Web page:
How to protect your child’s hearing

Photo credit: Fimb licensed under CC BY 2.0

by Daniel Fink, MD, Chair, The Quiet Coalition

This brief article from U.S. News offers a few basic tips to protect a child’s hearing.

The various health authorities–from the Centers for Disease Control and Prevention to the American Academy of Pediatrics and the American Academy of Family Physicians–offer little guidance for parents but not much. The CDC offers some resources, but I can’t find anything specifically about noise and hearing loss in children on the American Academy of Pediatrics or American Academy of Family Physicians online. This stands in dramatic contrast to the CDC’s sound advice offered about sun exposure, which is mirrored by offerings from the AAP and AAFP.

My advice to parents on protecting their child’s hearing is simple: if it sounds too loud, it IS too loud. Avoid the noise (e.g., don’t take a child to a rock concert or music festival), wear hearing protection (a less desirable choice in my opinion because it teaches the child that risky behaviors are acceptable), or leave if the noise is louder and expected. Parents (and grandparents) will be protecting their own precious hearing, too.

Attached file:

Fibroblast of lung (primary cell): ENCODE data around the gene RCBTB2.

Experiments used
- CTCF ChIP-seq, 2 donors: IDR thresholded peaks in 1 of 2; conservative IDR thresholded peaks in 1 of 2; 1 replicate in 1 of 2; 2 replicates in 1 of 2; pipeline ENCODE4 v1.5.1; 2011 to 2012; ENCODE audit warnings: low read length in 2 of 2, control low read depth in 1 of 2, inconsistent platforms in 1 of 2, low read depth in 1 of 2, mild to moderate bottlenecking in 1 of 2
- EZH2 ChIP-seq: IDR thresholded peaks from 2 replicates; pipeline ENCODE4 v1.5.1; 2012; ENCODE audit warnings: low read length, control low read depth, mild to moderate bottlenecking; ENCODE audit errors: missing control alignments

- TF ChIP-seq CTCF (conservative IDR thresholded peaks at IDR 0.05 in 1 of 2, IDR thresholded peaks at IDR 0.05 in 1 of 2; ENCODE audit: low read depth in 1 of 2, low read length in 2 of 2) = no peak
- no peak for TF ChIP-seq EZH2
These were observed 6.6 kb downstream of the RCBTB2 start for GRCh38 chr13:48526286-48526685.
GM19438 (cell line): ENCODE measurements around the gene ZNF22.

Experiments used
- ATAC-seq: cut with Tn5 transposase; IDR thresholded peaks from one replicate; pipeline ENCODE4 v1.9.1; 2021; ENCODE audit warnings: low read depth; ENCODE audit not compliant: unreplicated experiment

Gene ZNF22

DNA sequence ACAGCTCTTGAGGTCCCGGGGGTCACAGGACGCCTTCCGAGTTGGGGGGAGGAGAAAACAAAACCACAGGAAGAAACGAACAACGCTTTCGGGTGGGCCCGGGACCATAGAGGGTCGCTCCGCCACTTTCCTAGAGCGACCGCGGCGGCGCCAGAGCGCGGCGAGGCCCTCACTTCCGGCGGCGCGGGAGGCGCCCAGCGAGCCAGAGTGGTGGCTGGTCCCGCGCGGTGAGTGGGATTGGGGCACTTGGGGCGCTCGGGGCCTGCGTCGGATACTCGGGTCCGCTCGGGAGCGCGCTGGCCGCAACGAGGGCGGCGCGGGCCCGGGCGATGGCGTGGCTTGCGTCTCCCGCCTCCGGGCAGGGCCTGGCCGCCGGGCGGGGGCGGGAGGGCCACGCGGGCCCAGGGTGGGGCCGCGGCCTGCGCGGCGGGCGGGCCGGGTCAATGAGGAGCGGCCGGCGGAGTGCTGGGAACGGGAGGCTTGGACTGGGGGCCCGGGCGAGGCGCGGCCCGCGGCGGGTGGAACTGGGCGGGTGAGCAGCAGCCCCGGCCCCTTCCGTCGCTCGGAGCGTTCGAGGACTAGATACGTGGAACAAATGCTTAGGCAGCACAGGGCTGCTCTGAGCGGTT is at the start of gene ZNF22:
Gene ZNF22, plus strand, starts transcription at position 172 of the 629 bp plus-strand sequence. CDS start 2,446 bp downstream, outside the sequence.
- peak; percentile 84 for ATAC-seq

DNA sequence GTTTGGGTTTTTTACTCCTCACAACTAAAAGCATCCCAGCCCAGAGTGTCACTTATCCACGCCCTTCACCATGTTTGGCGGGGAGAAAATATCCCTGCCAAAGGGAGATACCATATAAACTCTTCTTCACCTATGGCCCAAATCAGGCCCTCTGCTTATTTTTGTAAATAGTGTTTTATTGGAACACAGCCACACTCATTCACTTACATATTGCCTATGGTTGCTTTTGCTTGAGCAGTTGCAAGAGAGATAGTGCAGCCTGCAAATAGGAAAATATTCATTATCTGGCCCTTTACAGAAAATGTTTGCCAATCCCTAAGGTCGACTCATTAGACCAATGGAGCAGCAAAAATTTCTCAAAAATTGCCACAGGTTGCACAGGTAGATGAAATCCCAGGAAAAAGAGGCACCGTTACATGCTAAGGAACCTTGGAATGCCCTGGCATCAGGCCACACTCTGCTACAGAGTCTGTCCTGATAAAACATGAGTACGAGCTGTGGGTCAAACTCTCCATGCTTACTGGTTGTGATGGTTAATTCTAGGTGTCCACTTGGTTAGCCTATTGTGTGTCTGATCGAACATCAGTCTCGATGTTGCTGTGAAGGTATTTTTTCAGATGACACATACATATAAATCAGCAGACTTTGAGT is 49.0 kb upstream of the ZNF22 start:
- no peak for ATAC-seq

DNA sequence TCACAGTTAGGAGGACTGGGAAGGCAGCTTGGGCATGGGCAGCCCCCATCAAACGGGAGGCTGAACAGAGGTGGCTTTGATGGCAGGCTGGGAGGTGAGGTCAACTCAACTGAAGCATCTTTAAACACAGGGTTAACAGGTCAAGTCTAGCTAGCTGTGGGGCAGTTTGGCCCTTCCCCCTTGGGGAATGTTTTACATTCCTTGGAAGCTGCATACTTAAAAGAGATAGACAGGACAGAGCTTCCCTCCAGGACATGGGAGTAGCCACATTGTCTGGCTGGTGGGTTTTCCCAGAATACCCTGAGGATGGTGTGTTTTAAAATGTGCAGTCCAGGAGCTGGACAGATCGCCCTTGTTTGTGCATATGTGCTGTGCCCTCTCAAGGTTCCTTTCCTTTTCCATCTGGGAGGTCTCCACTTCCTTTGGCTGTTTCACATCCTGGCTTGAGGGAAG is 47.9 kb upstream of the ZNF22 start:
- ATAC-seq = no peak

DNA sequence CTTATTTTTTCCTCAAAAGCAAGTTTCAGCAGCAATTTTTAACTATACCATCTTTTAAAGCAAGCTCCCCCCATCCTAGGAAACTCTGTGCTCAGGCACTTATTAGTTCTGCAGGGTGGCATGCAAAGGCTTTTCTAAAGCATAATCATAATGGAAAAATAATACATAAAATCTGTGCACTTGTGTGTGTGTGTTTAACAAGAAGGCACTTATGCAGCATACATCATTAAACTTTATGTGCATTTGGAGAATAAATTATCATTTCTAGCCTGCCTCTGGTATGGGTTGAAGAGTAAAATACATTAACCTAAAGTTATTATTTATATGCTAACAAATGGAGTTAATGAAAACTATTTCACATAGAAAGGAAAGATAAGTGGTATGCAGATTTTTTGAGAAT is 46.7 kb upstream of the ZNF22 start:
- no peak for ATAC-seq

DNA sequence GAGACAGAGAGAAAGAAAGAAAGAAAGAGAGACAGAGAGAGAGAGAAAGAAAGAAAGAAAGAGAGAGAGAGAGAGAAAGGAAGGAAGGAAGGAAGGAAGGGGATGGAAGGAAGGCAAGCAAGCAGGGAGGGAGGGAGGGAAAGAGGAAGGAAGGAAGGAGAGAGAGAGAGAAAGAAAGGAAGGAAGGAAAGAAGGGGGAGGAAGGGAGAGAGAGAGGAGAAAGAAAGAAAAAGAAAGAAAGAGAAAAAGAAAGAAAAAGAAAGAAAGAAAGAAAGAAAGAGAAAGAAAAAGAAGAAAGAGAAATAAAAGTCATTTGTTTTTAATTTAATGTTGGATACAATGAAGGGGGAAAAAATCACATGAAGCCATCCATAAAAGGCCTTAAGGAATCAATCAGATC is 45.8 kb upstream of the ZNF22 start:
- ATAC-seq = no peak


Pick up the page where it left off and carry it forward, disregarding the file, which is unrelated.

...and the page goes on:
Dr. Daniel Fink is a leading noise activist based in the Los Angeles area. He is the founding chair of The Quiet Coalition, an organization of science, health, and legal professionals concerned about the impacts of noise on health, environment, learning, productivity, and quality of life in America. Dr Fink also is the interim chair of Quiet Communities’ Health Advisory Council, and he served on the board of the American Tinnitus Association from 2015-2018.

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